I think you are right. The 60 l/h figure I thought came from Rossi, but it looks like an approximation of what is needed to meet the 36,000 l/day value. That said, you ought to appreciate by now that going from ~47 l/h to ~62 l/h seems well within the realm of possibility now, and we'll probably see it soon. This was anathema, impossible, no-way, totally outside of specs, just a few short weeks ago.


    As for one of the Big Frankies allegedly being turned off while there being 36,000 l/day that same day, I've yet to see good evidence for this in terms of a direct time correlation. I'm not saying this didn't happen, I'm just saying that Jed has repeated this so often that I think people just believe it without doing any kind of diligence. I will also say this: Rossi often says things on this blog, and it is hard to draw firm conclusions as to the specific timing of those events. For example, he might say "one of the systems down," and you might assume he means at that moment, but that is not necessarily the case. He talks of robotized factories, and critics jump on that and howl that there are no such factories, even when if you look closely at Rossi's statements, it appears he is talking about a future time. And so forth.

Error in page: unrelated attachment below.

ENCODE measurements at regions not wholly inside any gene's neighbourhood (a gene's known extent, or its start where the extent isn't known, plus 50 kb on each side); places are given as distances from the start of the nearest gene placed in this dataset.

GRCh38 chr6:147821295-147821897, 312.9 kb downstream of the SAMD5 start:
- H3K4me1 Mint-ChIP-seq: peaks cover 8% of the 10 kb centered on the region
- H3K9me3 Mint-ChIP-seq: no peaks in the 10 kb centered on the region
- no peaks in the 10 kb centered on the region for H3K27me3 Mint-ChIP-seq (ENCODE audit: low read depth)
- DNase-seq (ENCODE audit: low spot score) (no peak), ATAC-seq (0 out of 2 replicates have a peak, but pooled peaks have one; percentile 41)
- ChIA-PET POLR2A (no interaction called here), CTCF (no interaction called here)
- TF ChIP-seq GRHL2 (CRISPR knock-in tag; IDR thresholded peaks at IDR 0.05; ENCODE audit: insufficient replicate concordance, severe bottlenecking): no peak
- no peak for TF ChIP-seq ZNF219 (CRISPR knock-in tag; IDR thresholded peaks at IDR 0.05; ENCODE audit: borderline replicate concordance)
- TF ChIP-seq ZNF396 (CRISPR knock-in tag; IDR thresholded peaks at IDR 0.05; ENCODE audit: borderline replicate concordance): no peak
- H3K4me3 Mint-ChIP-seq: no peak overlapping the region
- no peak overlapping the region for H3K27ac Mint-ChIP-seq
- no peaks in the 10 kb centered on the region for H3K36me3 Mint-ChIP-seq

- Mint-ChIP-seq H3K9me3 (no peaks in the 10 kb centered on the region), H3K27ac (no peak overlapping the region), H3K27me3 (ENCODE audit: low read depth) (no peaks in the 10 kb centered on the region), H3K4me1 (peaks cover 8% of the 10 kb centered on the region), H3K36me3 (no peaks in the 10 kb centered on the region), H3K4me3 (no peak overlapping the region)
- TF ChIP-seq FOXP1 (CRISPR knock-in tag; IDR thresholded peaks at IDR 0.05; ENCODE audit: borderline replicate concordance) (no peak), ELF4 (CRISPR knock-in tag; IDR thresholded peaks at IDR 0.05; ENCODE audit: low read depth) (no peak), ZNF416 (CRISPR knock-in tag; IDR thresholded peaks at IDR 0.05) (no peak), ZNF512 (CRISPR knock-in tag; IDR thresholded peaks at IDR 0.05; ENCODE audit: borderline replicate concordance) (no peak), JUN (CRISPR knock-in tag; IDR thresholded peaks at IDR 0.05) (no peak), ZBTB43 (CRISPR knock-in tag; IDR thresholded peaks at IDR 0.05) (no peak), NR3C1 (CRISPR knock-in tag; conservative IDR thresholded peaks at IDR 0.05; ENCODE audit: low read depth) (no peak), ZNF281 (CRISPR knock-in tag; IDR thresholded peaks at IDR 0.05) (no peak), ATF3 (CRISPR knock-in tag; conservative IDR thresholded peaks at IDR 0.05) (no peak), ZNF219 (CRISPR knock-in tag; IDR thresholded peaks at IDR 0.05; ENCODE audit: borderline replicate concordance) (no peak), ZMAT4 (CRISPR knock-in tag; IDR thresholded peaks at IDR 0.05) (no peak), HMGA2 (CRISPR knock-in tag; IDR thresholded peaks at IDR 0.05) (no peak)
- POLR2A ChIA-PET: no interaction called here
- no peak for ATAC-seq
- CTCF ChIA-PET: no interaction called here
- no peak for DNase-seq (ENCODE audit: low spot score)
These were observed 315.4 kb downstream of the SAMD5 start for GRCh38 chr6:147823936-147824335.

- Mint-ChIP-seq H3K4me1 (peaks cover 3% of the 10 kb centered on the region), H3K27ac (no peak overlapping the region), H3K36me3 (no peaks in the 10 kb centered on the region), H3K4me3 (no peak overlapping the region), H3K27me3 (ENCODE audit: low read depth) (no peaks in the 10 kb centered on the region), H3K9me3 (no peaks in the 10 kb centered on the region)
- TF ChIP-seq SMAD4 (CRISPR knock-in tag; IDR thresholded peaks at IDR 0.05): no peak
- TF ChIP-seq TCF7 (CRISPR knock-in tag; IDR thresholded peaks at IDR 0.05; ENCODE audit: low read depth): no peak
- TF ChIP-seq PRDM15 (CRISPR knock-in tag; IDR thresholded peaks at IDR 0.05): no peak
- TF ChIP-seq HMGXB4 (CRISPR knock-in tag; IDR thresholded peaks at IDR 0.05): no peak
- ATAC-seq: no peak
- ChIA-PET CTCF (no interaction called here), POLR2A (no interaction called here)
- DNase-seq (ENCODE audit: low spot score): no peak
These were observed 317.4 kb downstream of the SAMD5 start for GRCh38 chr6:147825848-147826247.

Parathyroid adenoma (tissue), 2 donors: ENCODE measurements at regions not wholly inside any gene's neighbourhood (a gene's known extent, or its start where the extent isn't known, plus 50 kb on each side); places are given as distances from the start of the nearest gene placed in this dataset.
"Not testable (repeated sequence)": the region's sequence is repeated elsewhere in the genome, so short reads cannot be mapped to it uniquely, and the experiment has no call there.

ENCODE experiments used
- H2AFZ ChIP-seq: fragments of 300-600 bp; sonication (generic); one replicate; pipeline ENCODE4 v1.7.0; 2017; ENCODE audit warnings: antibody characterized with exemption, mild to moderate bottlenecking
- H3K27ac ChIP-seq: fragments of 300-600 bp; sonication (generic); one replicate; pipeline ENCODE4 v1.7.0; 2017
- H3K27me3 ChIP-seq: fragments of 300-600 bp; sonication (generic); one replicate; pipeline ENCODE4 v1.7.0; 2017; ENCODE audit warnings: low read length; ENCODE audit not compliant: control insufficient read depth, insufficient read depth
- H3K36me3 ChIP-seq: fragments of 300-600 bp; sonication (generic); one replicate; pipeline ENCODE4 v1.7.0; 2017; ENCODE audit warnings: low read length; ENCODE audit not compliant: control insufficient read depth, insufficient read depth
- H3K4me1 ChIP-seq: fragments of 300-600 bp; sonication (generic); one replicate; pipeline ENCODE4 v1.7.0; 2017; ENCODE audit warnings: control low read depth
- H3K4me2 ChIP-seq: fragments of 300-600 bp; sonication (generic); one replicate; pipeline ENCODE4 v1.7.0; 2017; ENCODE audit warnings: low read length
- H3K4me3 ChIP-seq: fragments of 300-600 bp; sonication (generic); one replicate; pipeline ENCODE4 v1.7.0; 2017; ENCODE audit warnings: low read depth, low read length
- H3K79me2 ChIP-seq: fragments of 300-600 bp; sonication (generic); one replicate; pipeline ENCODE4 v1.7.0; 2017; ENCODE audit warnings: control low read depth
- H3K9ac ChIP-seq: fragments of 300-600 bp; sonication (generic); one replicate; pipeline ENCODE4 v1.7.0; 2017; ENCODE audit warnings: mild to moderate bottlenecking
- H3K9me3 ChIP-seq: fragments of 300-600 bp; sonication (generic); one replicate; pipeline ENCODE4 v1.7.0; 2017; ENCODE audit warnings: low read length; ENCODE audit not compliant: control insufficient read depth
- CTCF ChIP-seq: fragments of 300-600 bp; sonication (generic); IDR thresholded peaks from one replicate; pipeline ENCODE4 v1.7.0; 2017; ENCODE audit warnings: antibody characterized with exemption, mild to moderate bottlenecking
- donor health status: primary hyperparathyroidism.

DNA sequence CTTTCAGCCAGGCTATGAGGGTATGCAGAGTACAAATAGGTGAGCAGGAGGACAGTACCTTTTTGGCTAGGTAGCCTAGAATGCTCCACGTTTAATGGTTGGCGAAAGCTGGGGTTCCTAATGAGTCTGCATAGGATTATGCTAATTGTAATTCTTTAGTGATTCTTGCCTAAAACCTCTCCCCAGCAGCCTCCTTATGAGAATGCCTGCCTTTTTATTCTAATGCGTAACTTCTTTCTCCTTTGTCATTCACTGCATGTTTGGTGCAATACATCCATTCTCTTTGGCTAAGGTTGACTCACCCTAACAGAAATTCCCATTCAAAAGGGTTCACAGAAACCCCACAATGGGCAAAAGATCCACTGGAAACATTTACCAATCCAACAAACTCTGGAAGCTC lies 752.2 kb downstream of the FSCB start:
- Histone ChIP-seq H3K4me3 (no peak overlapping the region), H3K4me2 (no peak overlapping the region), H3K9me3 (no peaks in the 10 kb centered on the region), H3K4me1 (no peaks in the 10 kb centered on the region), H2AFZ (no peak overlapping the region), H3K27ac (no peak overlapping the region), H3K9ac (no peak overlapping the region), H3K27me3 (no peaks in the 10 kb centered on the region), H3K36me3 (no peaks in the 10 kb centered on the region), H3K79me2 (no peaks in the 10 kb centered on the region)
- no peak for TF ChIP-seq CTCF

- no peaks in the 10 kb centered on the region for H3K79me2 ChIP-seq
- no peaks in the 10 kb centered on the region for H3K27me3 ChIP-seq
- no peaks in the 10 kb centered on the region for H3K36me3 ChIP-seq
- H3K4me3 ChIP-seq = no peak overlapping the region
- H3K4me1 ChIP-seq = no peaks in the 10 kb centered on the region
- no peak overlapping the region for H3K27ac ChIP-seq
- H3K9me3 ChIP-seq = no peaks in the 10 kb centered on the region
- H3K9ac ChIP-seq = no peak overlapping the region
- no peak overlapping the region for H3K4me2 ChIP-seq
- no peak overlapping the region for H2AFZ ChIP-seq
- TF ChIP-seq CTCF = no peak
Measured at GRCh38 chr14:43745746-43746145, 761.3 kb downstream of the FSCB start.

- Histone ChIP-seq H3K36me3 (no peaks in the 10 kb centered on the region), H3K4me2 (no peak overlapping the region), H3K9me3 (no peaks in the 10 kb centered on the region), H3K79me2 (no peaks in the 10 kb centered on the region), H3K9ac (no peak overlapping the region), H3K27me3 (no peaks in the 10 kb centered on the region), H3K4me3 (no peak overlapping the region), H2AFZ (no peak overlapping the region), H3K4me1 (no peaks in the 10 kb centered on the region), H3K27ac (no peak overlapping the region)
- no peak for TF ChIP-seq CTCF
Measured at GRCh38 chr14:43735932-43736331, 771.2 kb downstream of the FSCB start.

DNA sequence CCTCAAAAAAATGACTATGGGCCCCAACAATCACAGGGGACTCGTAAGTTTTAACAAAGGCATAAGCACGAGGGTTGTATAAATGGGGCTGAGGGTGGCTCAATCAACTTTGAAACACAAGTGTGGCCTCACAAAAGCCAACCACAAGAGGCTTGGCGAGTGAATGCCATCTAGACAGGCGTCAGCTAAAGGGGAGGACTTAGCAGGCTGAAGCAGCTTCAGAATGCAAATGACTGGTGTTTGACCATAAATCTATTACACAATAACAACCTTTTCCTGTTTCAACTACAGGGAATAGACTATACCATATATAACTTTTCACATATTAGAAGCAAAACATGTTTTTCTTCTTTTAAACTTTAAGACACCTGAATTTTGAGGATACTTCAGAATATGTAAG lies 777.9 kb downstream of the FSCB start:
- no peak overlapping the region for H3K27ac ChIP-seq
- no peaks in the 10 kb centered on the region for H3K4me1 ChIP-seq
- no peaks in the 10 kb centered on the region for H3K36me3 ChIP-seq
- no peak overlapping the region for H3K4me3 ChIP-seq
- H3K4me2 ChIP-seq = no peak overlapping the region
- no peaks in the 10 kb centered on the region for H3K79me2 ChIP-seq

So with the slightest of head pressure, we are at 47+ l/h. Seems like Rossi's 60 l/h is just a short skip and a hop from here. I don't want to minimize all of your efforts Alan F. by highlighting this fact, but it does appear to be the case.

    Rossi will have to wait to go down in the annals with the likes of Bernie, et.al., which indeed would have been the case if his bold attempt to extract another $89M by suing the folks that he'd already extracted $11M from had succeeded. Too bad he tucked his tail and ran like a scalded ECat when his bluff was called, people would have liked to have seen that proceed in court. But, NOW we are informed by the Brethren, that Rossi's grand ingenious plot all along was simply to get his Water Heater IP back, and be free to work on the QuackX. So now humanity must wait with bated breath for the opening of the QuackX Show, and to disconnect from the grid for a fraction of the energy prices they're paying now with a Quackx, made by the millions in invisible robotic factories, humming away in the closet, zero emissions and waste....while plasma-glowing fluorescent pigs and unicorns dart through the sky.

    Yep, you've convinced me. I guess it's time to pack up my marbles and go home. ;)